SpaceX has received Federal Communications Commission approval to halve the orbital altitude of more than 1,500 planned broadband satellites in order to lower the risk of space debris and improve latency.
SpaceX’s satellite project, named Starlink, aims to provide high-speed, low-latency broadband around the world. In a statement on the new FCC approval, SpaceX said that “Starlink production is well underway, and the first group of satellites have already arrived at the launch site for processing.”
SpaceX last year received FCC approval to launch 4,425 low-earth-orbit satellites at several altitudes from 1,110 kilometers to 1,325 kilometers. However, the FCC approval was contingent on SpaceX filing a more detailed debris-mitigation plan.
As part of its plan to prevent space debris, SpaceX later asked for permission to operate 1,584 of those satellites at an altitude of 550 kilometers instead of the previously authorized 1,150 kilometers. The FCC approved the request in an order on Friday but pointed out that SpaceX still has to file a detailed debris-mitigation plan for the rest of the satellites.
“Given the atmospheric drag at this lower altitude, this relocation will significantly enhance space safety by ensuring that any orbital debris will quickly re-enter and demise in the atmosphere,” SpaceX told the FCC in November 2018 in its application for a license modification.
At the lower altitude, “any orbital debris will undergo rapid atmospheric re-entry and demise, even in the unlikely event that a spacecraft fails in orbit.” (SpaceX is designing its satellites to burn up completely during atmospheric re-entry in order to prevent physical harm from falling objects.)
Satellites orbiting at 1,150 kilmoters will take “hundreds of years to enter the Earth’s atmosphere,” but a SpaceX satellite “will take less than five years (even under worst-case assumptions) if it starts at an altitude of 550 kilmoters,” the company said.
The lower altitude will bring an advantage to broadband users, SpaceX explained. “By operating closer to the Earth, SpaceX would also reduce the latency of its communications signals to as low as 15 milliseconds, at which point it would be virtually unnoticeable to almost all users,” the company said. (SpaceX has said latency from an altitude of 1,150 kilmoters would be 25 milliseconds to 35 milliseconds.)
There are downsides to using a lower altitude, though.
“The very same atmospheric drag that helps to sweep the orbit clean of debris also forces satellites to work harder to remain in orbit,” SpaceX wrote. “Staying aloft requires the satellite to be able to overcome more atmospheric drag. In addition, satellites operating at low altitude see less of the Earth, requiring more satellites to serve a given area.”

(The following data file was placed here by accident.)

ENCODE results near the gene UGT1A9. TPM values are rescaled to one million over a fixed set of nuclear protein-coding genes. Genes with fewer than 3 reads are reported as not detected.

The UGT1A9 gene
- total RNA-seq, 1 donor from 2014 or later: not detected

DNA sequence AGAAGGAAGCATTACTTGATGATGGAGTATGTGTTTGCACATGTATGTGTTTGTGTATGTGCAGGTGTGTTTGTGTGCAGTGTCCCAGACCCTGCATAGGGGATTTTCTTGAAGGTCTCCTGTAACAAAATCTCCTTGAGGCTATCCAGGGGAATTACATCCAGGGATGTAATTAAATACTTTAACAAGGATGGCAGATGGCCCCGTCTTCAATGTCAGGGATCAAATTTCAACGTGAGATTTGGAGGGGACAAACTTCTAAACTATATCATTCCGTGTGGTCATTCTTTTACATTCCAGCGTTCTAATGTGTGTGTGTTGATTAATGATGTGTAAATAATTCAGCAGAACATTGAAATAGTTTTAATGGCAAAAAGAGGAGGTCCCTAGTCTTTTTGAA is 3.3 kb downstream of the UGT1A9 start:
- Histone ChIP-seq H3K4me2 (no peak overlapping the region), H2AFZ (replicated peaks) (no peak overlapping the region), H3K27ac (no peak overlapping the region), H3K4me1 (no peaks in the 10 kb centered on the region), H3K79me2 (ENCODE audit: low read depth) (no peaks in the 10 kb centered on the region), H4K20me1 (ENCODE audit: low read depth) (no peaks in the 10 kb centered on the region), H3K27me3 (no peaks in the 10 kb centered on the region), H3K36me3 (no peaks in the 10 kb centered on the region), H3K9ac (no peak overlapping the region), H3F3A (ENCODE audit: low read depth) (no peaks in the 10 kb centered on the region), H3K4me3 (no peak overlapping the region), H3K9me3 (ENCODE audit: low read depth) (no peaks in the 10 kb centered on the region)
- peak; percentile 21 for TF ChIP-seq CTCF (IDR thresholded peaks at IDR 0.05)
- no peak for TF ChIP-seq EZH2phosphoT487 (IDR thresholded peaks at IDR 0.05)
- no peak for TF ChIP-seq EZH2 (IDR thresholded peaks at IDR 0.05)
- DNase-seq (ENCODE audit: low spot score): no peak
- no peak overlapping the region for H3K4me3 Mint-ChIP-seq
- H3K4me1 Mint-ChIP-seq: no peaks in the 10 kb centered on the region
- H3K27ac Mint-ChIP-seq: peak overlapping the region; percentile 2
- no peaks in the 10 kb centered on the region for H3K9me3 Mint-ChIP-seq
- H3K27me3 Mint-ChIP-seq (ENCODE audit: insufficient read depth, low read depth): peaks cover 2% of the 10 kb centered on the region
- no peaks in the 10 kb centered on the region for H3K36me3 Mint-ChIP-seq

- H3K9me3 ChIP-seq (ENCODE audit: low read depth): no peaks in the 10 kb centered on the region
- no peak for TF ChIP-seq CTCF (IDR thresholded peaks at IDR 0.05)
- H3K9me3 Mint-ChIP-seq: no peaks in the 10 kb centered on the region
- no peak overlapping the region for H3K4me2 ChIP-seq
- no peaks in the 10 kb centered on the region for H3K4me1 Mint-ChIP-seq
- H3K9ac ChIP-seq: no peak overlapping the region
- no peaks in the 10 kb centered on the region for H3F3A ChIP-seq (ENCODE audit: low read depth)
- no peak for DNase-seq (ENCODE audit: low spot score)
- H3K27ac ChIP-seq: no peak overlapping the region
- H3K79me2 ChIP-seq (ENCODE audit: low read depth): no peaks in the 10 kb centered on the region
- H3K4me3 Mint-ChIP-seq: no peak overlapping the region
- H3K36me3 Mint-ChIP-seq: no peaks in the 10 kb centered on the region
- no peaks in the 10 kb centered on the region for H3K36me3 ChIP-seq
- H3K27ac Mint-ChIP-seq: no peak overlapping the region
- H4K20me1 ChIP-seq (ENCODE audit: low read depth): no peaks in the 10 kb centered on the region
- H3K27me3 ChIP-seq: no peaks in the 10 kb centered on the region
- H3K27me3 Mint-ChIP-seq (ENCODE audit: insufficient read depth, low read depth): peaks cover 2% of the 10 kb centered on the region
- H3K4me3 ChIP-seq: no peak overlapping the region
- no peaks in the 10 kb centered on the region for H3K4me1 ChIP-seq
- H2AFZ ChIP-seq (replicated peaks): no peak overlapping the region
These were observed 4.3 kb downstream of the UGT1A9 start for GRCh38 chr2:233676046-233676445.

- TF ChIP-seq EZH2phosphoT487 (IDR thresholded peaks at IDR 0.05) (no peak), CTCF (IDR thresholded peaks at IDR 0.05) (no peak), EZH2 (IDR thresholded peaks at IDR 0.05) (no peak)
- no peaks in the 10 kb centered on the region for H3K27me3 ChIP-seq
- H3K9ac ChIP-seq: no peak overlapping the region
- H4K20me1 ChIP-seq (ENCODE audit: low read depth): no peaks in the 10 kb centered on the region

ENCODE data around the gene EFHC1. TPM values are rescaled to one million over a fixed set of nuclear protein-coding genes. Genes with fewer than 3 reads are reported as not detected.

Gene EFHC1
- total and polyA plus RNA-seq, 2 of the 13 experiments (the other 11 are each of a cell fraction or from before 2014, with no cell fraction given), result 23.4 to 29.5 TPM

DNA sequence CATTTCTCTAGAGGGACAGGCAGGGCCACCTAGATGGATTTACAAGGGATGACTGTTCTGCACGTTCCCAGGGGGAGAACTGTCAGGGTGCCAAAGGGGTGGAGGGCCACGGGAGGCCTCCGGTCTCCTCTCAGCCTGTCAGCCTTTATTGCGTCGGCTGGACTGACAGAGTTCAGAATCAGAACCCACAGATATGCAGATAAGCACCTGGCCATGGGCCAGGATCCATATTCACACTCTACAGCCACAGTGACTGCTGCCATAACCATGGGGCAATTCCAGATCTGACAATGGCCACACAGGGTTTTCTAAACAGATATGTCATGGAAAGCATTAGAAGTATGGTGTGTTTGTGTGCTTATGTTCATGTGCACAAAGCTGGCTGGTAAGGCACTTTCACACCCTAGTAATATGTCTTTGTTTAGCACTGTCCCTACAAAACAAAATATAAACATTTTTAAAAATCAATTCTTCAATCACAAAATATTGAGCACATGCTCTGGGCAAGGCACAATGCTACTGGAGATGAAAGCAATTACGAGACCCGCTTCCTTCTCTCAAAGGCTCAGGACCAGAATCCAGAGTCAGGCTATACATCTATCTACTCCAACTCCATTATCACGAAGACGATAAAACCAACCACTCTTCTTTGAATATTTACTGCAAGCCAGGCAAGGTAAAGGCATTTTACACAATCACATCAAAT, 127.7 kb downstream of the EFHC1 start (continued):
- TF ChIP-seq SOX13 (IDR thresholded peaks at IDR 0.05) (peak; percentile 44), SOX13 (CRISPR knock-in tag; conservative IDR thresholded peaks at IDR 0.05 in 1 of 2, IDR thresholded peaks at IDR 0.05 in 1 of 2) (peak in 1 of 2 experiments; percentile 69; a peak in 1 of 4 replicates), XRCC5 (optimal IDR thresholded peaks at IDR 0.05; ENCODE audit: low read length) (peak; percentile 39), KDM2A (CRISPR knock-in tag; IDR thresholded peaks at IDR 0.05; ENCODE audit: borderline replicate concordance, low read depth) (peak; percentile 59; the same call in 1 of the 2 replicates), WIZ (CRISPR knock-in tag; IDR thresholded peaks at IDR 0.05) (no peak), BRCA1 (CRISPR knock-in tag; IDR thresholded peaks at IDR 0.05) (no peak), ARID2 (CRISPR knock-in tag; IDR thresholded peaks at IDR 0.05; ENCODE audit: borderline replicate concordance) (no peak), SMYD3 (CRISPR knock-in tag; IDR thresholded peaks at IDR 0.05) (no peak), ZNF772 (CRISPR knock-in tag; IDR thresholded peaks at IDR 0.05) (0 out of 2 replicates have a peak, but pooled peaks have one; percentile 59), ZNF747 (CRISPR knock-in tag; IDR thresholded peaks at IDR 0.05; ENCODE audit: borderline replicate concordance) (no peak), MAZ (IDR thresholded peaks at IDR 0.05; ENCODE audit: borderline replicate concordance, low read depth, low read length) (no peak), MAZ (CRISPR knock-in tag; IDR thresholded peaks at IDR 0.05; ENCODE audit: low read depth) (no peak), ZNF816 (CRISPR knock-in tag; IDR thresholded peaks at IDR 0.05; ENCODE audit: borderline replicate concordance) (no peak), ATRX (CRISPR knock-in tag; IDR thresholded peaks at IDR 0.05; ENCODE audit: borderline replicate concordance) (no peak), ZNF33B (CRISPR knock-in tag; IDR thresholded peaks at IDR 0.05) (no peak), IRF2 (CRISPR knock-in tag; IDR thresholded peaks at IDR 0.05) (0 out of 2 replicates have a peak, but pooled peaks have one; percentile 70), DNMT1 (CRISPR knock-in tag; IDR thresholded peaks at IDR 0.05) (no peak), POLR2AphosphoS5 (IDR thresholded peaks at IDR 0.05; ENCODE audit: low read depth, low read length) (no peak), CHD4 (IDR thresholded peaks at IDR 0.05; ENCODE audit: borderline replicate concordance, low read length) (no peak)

SpaceX said it has conducted tests that show it can solve these problems. The company intends to “operate at this altitude nonetheless, based in part on feedback gained from its experimental satellites, which have conducted extensive testing of SpaceX’s capabilities to operate in the lower 500 kilometer range. Consequently, SpaceX has learned to mitigate the disadvantages of operating at a lower altitude and still reap the well-known and significant benefits.”
SpaceX also plans to reduce the number of satellites in the low-earth-orbit constellation from 4,425 to 4,409. The planned orbital heights of the rest of the 4,409 satellites haven’t been changed. Under its FCC authorization, SpaceX must launch at least half of these satellites by March 29, 2024, and the rest by March 29, 2027. The FCC said it is satisfied by SpaceX’s debris-mitigation plan for the 1,584 satellites subject to the altitude change. But SpaceX has to submit a more detailed plan for the rest of the satellites.
“Although we find that the orbital debris mitigation plan is sufficient with regard to the space stations that SpaceX proposes to operate under its modification, SpaceX has provided no new information regarding the orbital debris mitigation plans for the other satellites in its proposed system,” the FCC said. “SpaceX has only partially satisfied the condition on its authorizations that requires SpaceX to submit, and have approved by the Commission, an updated orbital debris mitigation plan prior to initiation of service.”
The new altitude of 550 kilmoters isn’t the lowest that SpaceX plans to use for its broadband service. SpaceX received a separate authorization in November 2018 to deploy 7,518 broadband satellites at altitudes of 335 kilmoters to 346 kilmoters. These lower satellites are intended to boost capacity and reduce latency in heavily populated areas. In all, SpaceX has FCC approval to launch nearly 12,000 broadband satellites.
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